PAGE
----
Day 4 The Making of a BooK, or a Booklet, or a What. . .?


I wanted to use this post to tell you about the publishing journey for this project, and how a little children’s book evolved into a full movie. I originally submitted Miracle Maker in 2009. It was the first thing I had ever submitted to a publisher. Okay actually that isn’t quite true. During the “New Writer” phase I talked about in the previous post, I just started piling stuff up and I wanted to do something with it. Now remember I didn’t know I was a writer, so I didn’t anything about how writers got anything published. So I decided to use logic. (Just so you know the logic of publishing is it’s own animal, but we’ll talk about that another day.) I had a Christmas story that I wanted to publish, so I took out one of my favorite books and found the publisher inside the front cover. Then of course it was TO THE INTERNET * insert amazing announcer voice here*. I looked up the publisher’s address. Didn’t look at submission guidelines, didn’t know not to include my own terrifying artwork, and I believe my query went something like this. I know this isn’t very good, but I kind of like it and I was sort of hoping you could make it wonderful. Well, shockingly that manuscript was returned. They did include a very short and professional form letter letting me know my story would not be published.  Again, shocking.

With Miracle Maker I had the help of a critique group (which I highly recommend) who helped me learn about submission guidelines and query letters. It took 7 painful months  before a wonderful editor pulled it from the slush pile. I got the email that they had decided to publish the book early one morning. I was just flipping through my emails, laptop in hand, about to sit on the couch. When I saw this email with the publishers name attached. I opened it quickly and in scanning saw the words,  ” We have decided to publish your manuscript.” I was so stunned I missed the couch entirely and ended up on the floor yelling, “Oh my gosh!” over and over. I ran through the house yelling the news. The hubs was excited for me, and I’m sure the kids were too, but since most of them were under 12 I don’t think they really understood what I was excited about and really just wanted to go back to bed.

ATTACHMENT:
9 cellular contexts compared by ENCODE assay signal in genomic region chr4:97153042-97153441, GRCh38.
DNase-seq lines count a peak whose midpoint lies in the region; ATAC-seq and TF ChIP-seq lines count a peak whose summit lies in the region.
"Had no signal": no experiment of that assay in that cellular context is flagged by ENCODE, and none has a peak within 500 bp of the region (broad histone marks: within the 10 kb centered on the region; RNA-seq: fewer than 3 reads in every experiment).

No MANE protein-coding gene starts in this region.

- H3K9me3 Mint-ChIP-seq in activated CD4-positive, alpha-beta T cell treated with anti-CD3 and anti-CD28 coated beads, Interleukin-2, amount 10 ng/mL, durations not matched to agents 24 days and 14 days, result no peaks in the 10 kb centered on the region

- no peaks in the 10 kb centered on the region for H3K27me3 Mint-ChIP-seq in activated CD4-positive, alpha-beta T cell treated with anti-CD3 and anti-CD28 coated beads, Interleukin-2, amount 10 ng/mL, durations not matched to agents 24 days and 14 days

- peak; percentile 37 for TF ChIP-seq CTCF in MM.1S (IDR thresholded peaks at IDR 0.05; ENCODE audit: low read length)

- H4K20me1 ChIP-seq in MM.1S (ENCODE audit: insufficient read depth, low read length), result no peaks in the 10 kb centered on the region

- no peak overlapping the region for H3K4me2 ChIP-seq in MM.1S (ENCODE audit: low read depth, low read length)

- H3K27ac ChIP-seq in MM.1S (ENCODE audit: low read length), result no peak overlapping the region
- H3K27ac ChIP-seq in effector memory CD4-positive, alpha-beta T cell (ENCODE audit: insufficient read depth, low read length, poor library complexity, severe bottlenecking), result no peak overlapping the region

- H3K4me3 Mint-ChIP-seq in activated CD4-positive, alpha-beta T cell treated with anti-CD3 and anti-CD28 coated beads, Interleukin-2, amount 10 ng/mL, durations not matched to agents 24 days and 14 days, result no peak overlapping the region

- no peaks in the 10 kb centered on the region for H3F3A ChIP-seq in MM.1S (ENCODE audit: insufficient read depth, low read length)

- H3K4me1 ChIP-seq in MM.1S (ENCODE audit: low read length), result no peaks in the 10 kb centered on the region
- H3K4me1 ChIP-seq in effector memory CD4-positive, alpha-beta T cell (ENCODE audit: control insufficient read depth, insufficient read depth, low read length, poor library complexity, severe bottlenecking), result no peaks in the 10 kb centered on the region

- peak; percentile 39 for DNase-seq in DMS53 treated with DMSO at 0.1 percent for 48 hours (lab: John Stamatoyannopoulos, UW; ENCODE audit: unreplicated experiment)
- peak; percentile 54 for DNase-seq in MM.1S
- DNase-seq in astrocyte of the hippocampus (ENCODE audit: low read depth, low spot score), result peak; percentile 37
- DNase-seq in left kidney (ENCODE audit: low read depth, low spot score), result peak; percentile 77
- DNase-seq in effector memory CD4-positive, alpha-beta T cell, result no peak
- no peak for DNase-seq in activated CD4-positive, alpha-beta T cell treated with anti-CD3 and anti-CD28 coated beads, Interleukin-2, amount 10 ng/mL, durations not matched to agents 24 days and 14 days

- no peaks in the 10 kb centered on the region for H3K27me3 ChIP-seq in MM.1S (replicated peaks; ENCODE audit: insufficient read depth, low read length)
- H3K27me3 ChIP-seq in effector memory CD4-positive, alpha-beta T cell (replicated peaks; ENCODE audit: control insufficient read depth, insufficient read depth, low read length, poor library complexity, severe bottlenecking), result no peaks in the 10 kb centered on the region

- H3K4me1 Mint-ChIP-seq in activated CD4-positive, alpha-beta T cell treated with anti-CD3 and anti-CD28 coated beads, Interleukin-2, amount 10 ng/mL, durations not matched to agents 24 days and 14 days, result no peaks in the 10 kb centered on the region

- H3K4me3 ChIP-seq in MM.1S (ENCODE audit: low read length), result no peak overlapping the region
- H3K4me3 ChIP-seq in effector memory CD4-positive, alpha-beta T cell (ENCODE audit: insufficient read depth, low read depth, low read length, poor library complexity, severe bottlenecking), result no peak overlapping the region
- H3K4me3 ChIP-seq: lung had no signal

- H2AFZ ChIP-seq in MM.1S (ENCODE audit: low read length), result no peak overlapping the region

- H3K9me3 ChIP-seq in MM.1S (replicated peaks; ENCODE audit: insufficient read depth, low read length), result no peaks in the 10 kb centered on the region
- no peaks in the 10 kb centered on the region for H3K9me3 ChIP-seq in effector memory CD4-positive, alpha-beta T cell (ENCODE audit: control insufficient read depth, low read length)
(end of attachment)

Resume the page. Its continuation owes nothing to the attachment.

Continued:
The project changed a lot after that. Because of the recession we had to wait for publication because the book market was just as slow as any other market and the publisher had some projects piled up that needed to be made first. Then we had to find just the right illustrator. In determining and contracting at this point a lot of changes started to happen to Miracle Maker. It went from being a sort  of medieval fable, to a Christmas book, to a Christmas movie with a western theme. I hadn’t know they were going to make it into a movie.  I was just told they were working on something and that they didn’t want to tell me about it until things were more solid.  I imagined all sorts of things at this point. I was sure they were going to make a musical out of it, which I still would love to see. In the end, when they told me about the movie and the addition of a booklet I was blown away, but I didn’t fall off my chair again. It felt too unreal.I just sat there stunned and tried to not freak out over the phone. I had never even dreamed of having something I’d written become a movie. And now I had three projects from this one little book.


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